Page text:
LINGUISTS and computer scientists at a Scottish university have launched an app to to teach computers to “speak” Scots Gaelic.
The device helps computers understand Gaelic text, can be used in a range of functions such as voice recognition and online translation, as well as grammar and spell checks, and has applications that will assist people to understand and learn the notoriously-tricky tongue.
Researchers at the University of Edinburgh used a database of more than 100,000 Gaelic words to develop an app -- a so-called a part-of-speech, or POS tagger, which allows computers to pair a word with its grammatical label, such as a noun, verb or adjective.
POS taggers have already been developed for a number of other languages, but this is the first such language technology to be tested for Scottish Gaelic.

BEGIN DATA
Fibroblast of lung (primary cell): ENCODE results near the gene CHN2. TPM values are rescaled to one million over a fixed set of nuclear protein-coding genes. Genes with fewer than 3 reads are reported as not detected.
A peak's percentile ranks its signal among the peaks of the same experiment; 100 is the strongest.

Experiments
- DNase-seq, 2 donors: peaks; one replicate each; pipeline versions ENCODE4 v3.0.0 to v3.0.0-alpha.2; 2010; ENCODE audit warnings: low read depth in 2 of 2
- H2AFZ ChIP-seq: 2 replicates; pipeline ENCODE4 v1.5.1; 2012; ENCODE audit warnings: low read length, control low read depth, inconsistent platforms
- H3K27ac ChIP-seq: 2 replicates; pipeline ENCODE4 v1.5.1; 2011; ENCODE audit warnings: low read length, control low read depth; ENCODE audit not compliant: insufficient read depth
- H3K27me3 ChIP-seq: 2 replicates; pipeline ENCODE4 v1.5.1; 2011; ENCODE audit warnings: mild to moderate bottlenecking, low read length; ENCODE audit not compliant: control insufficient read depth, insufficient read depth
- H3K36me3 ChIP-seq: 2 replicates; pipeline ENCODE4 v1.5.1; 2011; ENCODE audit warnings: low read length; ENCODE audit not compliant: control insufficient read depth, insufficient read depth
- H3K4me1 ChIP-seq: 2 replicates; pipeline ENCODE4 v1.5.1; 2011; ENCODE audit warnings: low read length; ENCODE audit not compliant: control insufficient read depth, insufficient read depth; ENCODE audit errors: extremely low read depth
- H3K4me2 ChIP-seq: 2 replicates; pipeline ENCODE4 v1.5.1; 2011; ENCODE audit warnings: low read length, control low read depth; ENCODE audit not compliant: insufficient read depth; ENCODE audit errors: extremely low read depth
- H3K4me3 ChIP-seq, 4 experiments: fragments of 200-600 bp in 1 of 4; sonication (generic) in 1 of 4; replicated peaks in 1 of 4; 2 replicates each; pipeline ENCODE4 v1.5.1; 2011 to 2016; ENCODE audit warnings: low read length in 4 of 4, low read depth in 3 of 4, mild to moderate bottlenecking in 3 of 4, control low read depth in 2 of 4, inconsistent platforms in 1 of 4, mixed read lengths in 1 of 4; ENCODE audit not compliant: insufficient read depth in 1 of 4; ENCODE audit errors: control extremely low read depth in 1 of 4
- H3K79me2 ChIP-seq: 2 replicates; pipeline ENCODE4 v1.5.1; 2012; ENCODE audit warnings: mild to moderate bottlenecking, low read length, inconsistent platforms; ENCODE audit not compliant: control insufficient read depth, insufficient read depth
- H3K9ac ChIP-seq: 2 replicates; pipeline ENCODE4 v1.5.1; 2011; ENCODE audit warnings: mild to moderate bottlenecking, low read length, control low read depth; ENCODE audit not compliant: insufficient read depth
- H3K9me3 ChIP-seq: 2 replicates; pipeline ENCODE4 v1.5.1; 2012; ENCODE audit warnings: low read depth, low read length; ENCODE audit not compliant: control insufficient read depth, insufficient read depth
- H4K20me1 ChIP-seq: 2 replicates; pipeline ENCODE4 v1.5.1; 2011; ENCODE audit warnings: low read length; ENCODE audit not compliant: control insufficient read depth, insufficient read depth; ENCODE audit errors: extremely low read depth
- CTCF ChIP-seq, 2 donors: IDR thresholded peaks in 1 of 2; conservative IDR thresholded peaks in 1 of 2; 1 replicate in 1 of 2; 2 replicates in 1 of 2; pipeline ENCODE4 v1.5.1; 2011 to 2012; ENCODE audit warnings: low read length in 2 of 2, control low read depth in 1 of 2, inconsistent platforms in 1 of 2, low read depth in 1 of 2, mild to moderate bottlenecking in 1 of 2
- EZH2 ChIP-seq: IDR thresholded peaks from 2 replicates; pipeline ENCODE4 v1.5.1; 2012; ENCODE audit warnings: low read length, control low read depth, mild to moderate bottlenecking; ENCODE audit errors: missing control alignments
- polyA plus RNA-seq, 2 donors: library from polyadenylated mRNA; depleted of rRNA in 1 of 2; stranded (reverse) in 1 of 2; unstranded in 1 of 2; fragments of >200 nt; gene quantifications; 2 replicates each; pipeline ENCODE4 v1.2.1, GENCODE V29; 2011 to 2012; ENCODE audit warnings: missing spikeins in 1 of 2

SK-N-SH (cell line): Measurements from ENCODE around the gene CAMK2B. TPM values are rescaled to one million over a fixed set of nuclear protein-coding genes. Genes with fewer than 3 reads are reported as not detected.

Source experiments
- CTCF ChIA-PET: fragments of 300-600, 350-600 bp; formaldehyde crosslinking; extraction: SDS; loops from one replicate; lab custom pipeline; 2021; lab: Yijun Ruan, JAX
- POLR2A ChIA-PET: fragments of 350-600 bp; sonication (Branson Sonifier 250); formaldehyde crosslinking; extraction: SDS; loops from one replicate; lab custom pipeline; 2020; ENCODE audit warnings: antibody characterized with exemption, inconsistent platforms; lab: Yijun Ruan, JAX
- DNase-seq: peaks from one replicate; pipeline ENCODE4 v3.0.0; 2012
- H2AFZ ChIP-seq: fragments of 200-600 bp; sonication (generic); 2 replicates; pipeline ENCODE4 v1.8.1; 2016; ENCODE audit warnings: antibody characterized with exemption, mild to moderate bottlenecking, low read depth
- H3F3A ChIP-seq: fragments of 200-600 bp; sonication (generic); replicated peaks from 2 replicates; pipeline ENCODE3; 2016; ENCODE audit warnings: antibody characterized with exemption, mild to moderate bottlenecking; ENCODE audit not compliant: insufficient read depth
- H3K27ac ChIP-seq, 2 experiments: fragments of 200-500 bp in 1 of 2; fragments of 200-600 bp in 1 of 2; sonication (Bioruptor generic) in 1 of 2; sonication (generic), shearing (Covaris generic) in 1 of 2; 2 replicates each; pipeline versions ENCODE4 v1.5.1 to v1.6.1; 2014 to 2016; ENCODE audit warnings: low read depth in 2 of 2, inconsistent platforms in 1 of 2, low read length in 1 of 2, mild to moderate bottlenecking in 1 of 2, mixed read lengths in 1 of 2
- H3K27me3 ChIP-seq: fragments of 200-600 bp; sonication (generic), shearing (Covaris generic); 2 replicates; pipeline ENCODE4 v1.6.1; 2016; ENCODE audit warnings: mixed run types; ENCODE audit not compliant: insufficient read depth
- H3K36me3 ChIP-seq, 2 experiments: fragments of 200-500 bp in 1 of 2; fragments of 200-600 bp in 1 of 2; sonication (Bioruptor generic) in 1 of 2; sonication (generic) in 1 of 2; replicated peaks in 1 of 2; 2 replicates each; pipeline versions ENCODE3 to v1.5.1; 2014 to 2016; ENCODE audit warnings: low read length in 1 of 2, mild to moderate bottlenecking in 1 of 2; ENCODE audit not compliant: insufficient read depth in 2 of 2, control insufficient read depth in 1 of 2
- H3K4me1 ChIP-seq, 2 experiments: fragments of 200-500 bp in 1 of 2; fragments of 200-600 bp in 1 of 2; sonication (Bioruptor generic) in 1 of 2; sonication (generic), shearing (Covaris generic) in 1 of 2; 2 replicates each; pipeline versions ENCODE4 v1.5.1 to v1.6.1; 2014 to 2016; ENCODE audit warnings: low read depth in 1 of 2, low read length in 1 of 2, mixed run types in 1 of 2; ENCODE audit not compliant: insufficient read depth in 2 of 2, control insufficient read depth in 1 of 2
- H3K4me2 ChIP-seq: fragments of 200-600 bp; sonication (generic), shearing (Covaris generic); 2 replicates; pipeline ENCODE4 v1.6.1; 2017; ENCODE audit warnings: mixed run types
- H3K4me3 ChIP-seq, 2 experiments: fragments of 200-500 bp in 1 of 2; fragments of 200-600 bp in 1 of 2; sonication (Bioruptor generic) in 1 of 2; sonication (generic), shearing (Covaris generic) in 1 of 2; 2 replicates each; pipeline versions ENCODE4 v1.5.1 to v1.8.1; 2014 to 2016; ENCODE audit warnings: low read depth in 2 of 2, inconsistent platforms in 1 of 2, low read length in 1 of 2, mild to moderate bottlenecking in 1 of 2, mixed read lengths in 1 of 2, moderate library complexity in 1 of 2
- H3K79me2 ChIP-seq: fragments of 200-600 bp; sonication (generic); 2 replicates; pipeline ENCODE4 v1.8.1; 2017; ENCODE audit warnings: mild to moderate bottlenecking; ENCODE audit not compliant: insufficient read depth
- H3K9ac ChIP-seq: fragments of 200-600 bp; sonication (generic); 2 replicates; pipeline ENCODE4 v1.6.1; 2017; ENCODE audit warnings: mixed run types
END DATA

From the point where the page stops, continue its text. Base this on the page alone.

The online tool helps computers to correctly categorise and order a language - a key process in digital applications, such as computer generated speech.
The product has been developed by researchers at the University of Edinburgh, with support from the Universities of Aberdeen and Glasgow, Edinburgh Napier University and Sabhal Mor Ostaig in Skye, part of the University of the Highlands and Islands.
The project, which is funded by the Carnegie Trust and Bord na Gaidhlig (The Scots Gaelic Board) was launched at a Gaelic research conference in Skye.
Dr William Lamb, of the University of Edinburgh’s School of Literatures, Languages and Cultures, said: “Corpus and speech technology in Scottish Gaelic remains in an embryonic stage, in contrast to the leaps made for other languages in this area in recent decades. This project provides the means to redress the situation and brings the language forward - with a vital technological and intellectual push - into the 21st century.”